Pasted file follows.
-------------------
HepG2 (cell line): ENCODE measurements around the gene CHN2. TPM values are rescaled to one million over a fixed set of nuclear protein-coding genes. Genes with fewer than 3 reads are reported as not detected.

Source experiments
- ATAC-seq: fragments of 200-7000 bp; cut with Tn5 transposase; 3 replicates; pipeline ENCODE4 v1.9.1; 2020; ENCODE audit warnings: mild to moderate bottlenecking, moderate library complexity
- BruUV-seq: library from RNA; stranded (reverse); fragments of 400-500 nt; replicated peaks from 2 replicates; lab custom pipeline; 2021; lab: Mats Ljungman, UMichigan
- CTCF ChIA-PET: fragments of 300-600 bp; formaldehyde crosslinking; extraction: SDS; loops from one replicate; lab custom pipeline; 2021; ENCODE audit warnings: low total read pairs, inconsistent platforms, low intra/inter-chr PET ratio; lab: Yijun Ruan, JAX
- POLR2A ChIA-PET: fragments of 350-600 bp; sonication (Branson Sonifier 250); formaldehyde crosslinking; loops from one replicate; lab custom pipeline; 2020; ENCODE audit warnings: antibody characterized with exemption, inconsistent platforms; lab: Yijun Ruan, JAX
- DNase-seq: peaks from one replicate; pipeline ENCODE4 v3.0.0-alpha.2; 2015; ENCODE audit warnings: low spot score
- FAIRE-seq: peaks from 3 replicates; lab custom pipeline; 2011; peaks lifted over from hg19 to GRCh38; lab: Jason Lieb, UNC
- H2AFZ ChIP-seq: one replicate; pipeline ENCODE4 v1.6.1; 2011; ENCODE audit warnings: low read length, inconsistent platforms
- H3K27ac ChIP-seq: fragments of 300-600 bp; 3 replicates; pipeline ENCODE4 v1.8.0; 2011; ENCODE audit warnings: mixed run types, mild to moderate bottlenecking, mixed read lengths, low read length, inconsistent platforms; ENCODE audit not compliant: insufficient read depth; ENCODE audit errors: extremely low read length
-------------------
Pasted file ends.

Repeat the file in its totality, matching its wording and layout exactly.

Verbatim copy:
HepG2 (cell line): ENCODE measurements around the gene CHN2. TPM values are rescaled to one million over a fixed set of nuclear protein-coding genes. Genes with fewer than 3 reads are reported as not detected.

Source experiments
- ATAC-seq: fragments of 200-7000 bp; cut with Tn5 transposase; 3 replicates; pipeline ENCODE4 v1.9.1; 2020; ENCODE audit warnings: mild to moderate bottlenecking, moderate library complexity
- BruUV-seq: library from RNA; stranded (reverse); fragments of 400-500 nt; replicated peaks from 2 replicates; lab custom pipeline; 2021; lab: Mats Ljungman, UMichigan
- CTCF ChIA-PET: fragments of 300-600 bp; formaldehyde crosslinking; extraction: SDS; loops from one replicate; lab custom pipeline; 2021; ENCODE audit warnings: low total read pairs, inconsistent platforms, low intra/inter-chr PET ratio; lab: Yijun Ruan, JAX
- POLR2A ChIA-PET: fragments of 350-600 bp; sonication (Branson Sonifier 250); formaldehyde crosslinking; loops from one replicate; lab custom pipeline; 2020; ENCODE audit warnings: antibody characterized with exemption, inconsistent platforms; lab: Yijun Ruan, JAX
- DNase-seq: peaks from one replicate; pipeline ENCODE4 v3.0.0-alpha.2; 2015; ENCODE audit warnings: low spot score
- FAIRE-seq: peaks from 3 replicates; lab custom pipeline; 2011; peaks lifted over from hg19 to GRCh38; lab: Jason Lieb, UNC
- H2AFZ ChIP-seq: one replicate; pipeline ENCODE4 v1.6.1; 2011; ENCODE audit warnings: low read length, inconsistent platforms
- H3K27ac ChIP-seq: fragments of 300-600 bp; 3 replicates; pipeline ENCODE4 v1.8.0; 2011; ENCODE audit warnings: mixed run types, mild to moderate bottlenecking, mixed read lengths, low read length, inconsistent platforms; ENCODE audit not compliant: insufficient read depth; ENCODE audit errors: extremely low read length